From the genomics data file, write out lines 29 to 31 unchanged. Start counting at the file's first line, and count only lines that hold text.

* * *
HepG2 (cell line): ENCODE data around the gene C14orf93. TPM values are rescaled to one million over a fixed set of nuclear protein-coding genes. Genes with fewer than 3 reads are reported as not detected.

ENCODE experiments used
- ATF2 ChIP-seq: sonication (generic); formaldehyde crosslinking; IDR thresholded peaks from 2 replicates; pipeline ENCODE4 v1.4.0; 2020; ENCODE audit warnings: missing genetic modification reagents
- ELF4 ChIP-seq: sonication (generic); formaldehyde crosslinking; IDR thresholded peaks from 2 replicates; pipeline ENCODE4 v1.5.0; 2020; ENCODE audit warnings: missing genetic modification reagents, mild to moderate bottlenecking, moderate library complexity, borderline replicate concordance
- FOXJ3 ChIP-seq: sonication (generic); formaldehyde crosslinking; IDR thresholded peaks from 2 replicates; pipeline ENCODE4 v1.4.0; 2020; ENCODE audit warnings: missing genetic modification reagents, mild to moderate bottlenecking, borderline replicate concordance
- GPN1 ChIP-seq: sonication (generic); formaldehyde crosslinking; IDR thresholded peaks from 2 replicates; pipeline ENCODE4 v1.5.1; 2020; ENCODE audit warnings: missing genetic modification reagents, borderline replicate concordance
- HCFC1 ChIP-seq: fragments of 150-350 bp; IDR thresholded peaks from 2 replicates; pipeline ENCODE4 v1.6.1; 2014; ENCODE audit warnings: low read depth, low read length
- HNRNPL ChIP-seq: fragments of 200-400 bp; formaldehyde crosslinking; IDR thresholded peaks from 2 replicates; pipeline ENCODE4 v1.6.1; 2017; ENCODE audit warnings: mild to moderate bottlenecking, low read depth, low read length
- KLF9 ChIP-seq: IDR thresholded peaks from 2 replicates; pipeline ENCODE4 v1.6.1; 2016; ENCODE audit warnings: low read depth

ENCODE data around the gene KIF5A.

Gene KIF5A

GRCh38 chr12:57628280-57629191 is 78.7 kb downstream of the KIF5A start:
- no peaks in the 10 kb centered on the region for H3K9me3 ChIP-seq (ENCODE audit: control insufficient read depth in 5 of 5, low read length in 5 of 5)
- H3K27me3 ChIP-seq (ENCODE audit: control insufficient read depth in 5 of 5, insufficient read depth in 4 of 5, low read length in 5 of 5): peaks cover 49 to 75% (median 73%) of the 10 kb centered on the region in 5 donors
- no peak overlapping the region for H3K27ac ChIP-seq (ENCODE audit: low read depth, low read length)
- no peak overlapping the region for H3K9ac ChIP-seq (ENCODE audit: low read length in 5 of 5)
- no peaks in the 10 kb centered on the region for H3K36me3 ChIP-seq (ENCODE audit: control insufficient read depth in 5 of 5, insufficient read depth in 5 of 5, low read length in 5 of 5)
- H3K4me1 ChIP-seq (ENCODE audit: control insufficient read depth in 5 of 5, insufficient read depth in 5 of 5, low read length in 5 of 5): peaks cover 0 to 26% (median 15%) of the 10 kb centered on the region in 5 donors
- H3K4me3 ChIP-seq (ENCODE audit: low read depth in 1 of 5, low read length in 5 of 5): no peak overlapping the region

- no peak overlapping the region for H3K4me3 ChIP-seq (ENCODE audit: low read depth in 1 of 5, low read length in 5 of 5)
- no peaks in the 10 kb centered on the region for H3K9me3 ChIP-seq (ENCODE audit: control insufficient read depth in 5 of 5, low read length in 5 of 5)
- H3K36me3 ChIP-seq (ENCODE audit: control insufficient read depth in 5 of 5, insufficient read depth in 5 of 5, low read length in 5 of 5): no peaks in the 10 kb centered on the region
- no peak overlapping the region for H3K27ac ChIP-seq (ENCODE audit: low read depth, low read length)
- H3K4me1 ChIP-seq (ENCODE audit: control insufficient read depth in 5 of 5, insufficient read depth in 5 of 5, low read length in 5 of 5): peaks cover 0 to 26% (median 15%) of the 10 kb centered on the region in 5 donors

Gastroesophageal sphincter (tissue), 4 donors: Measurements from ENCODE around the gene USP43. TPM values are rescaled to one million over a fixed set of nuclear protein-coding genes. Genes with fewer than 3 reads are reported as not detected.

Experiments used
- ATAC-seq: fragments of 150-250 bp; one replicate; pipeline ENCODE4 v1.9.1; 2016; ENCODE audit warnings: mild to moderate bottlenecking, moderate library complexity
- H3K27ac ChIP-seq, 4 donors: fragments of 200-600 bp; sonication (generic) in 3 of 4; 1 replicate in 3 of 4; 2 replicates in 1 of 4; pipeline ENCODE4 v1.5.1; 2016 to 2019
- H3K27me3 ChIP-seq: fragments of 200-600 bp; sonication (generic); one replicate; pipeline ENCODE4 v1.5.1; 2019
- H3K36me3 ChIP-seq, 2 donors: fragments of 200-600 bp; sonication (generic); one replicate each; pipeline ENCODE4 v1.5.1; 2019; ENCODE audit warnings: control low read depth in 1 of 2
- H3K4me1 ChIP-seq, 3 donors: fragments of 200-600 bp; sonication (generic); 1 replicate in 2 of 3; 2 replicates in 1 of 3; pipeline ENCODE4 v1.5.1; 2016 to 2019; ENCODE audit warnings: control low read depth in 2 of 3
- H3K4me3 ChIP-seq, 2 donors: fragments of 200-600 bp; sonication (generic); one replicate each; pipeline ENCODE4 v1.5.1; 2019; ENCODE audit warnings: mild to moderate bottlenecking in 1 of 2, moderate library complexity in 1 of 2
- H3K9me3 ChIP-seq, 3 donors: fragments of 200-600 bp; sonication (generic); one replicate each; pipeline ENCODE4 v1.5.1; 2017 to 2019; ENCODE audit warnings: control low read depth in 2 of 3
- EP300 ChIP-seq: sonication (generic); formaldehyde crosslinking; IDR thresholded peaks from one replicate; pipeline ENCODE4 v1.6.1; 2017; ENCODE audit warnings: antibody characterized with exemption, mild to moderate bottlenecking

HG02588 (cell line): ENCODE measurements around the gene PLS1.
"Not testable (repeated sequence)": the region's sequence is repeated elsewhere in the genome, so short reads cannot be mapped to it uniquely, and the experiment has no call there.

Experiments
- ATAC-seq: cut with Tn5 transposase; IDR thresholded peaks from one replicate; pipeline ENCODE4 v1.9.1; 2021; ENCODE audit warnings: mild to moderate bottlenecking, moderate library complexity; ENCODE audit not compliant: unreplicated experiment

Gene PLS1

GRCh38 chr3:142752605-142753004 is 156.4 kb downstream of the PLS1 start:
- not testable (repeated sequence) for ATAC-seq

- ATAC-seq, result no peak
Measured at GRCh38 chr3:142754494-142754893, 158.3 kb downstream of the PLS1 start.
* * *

- H3K27me3 ChIP-seq: fragments of 200-600 bp; sonication (generic); one replicate; pipeline ENCODE4 v1.5.1; 2019
- H3K36me3 ChIP-seq, 2 donors: fragments of 200-600 bp; sonication (generic); one replicate each; pipeline ENCODE4 v1.5.1; 2019; ENCODE audit warnings: control low read depth in 1 of 2
- H3K4me1 ChIP-seq, 3 donors: fragments of 200-600 bp; sonication (generic); 1 replicate in 2 of 3; 2 replicates in 1 of 3; pipeline ENCODE4 v1.5.1; 2016 to 2019; ENCODE audit warnings: control low read depth in 2 of 3